Thomas V. Inglesby is CEO and Director of the Center for Biosecurity of the University of Pittsburgh Medical Center and Associate Professor of Medicine and Public Health at the University of Pittsburgh Schools of Medicine and Public Health. He is an infectious disease physician by training. He is Coeditor in Chief of the peer-reviewed journal Biosecurity and Bioterrorism: Biodefense Strategy, Practice, and Science and has authored a number of widely cited publications on anthrax, smallpox, plague, and biosecurity issues related to medicine and hospital preparedness, public health, science, pandemic planning, and national security. He is a principal editor of the Journal of the American Medical Association book entitled Bioterrorism: Guidelines for Medical and Public Health Management. Dr. Inglesby was a principal designer, author, and controller of the widely recognized Atlantic Storm exercise of 2005 and of the Dark Winter smallpox exercise of 2001. He has served in advisory and consultative capacities for government, scientific organizations, and academia on issues related to biosecurity, providing briefings for officials in the administration and for congressional members and staff; serving on a task force of the Defense Science Board of the Department of Defense and a committee of the US National Research Council; and participating in an advisory capacity to the Centers for Disease Control and Prevention, NIH, the Department of Health and Human Services, the Department of Homeland Security, the Defense Advanced Research Projects Agency (DARPA), and the Defense Intelligence Agency (DIA). Prior to helping establish the Center for Biosecurity in 2003, Dr. Inglesby was one of the founding members of the Johns Hopkins Center for Civilian Biodefense Strategies, where he served as Deputy Director from 2001 to 2003. He was also a faculty member of the Johns Hopkins School of Medicine from 1999 to 2003. Dr. Inglesby is Board-certified in Infectious Diseases. He received a B.A. in 1988 from Georgetown University and an M.D. from the Columbia University College of Physicians and Surgeons in 1992. He completed his internal medicine residency and Infectious Diseases Fellowship training at the Johns Hopkins School of Medicine, and served as Assistant Chief of Service in the Johns Hopkins Department of Medicine in 1996 and 1997.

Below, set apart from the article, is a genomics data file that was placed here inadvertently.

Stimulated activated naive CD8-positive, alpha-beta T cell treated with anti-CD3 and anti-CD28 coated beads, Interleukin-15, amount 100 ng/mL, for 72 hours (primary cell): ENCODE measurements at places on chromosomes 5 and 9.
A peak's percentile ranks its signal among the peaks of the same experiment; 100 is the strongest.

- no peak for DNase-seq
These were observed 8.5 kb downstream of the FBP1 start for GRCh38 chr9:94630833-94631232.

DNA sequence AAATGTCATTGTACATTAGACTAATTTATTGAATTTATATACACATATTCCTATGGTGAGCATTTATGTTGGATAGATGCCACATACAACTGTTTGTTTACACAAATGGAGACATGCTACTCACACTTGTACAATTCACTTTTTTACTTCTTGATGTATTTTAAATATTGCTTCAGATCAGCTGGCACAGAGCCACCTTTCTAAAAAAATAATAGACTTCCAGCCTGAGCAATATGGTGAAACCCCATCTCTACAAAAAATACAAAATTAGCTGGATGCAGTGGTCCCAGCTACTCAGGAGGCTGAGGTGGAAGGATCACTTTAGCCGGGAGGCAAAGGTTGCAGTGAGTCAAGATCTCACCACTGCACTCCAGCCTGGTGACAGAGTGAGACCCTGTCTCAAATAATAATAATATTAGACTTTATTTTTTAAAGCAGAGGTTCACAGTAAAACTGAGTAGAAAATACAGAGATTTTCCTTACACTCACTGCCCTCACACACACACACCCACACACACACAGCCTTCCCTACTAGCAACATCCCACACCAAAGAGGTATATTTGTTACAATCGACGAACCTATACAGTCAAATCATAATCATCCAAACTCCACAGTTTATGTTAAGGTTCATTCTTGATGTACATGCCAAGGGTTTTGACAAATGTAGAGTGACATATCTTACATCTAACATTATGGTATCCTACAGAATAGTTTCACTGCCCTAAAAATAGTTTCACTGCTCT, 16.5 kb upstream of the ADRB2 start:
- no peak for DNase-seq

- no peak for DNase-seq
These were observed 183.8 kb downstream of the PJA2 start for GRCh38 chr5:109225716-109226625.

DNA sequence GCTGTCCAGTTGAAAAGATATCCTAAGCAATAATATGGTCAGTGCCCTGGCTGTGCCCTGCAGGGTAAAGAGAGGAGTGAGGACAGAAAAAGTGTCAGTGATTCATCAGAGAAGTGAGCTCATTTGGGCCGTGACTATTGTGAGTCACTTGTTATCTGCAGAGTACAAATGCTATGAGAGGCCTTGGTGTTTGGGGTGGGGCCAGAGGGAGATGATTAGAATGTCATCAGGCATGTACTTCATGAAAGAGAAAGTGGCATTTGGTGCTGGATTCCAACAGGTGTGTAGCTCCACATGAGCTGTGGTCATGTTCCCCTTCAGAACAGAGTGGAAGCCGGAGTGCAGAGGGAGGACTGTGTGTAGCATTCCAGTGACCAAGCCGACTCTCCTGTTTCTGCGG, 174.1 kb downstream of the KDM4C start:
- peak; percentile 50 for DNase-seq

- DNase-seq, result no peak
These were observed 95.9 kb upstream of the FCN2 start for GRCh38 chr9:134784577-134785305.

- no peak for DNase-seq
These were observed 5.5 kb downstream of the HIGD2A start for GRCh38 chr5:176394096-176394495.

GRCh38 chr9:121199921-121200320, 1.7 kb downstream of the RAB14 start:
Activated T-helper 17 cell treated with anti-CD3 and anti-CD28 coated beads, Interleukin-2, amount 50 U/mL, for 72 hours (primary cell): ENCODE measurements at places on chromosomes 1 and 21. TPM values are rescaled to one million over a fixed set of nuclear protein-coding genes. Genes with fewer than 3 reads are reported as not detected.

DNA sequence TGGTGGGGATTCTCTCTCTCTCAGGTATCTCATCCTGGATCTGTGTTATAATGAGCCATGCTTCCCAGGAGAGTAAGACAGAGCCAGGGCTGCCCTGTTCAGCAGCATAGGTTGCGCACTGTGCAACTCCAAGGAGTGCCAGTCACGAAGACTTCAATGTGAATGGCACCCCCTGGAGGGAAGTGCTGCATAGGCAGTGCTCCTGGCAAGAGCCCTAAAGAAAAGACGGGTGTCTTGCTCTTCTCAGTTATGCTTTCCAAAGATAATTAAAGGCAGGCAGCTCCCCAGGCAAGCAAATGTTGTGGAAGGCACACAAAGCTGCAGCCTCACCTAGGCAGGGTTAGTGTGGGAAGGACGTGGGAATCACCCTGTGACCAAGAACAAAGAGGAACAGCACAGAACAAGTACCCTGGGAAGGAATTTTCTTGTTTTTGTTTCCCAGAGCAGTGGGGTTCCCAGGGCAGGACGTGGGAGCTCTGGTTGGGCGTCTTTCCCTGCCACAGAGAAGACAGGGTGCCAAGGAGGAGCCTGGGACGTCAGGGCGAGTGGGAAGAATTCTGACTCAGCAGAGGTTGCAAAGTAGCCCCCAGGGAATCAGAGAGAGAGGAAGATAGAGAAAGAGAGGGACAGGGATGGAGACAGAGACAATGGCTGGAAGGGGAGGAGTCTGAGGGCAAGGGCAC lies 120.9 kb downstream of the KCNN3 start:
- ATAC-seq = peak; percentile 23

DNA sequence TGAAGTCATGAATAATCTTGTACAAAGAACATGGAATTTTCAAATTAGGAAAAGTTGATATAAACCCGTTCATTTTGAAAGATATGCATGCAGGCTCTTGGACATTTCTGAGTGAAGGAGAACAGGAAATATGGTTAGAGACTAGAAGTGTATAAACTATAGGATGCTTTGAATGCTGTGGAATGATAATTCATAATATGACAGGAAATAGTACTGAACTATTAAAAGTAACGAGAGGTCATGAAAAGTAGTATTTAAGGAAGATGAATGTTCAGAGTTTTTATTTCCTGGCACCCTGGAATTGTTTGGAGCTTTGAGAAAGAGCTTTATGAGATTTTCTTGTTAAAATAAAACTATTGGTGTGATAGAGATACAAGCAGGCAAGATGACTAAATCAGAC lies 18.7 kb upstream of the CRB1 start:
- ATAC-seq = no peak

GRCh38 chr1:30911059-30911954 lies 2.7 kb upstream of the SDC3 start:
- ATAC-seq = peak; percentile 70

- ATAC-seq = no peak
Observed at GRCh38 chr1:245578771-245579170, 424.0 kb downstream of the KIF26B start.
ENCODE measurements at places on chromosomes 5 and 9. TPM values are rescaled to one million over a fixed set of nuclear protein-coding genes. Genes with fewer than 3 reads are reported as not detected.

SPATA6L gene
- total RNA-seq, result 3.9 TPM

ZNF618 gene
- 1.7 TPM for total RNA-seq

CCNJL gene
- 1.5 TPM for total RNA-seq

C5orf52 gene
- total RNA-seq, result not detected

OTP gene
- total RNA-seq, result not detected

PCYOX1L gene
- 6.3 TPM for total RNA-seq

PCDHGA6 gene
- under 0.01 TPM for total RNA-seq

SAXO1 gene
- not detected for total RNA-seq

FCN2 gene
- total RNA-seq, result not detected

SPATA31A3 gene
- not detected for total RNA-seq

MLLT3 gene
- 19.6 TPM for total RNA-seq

Murray V. Johnston is Professor of Chemistry in the Department of Chemistry and Biochemistry at the University of Delaware. He received a B.S. in chemistry from Bucknell University and Ph.D. in analytical chemistry from the University of Wisconsin, Madison. He is the recipient of a Center for Advanced Study fellowship in 1999, the Outstanding Scholar Award in the College of Arts and Sciences in 2001, the Delaware Section Award of the American Chemical Society in 2003, and the Benjamin Y.H. Liu Award from the American Association for Aerosol Research in 2008. In 2007, he served on the National Research Council panel on Testing and Evaluation of Biological Standoff Detection Systems. Dr. Johnston’s research includes applications of mass spectrometry to a wide array of materials, from airborne particles to biological and poly-
meric macromolecules. He has used real-time single-particle mass spectrometry to study microchemical reactions within particles, heterogeneous reactions between gas-phase and particulate-phase species, and ambient particles at various urban sites. His current work emphasizes the use of photoionization aerosol mass spectrometry to characterize organic components of combustion and ambient aerosols, nano aerosol mass spectrometry to characterize individual nanoparticles and macromolecules smaller than about 30 nm, and conventional mass spectrometry to characterize oligomeric compounds in secondary organic aerosols. Dr. Johnston is a member of the editorial board of the journal Analytical Chemistry and the Board of Directors of the American Association for Aerosol Research. He has served as an ad hoc member of several NIH review panels associated with biological and environmental mass spectrometry.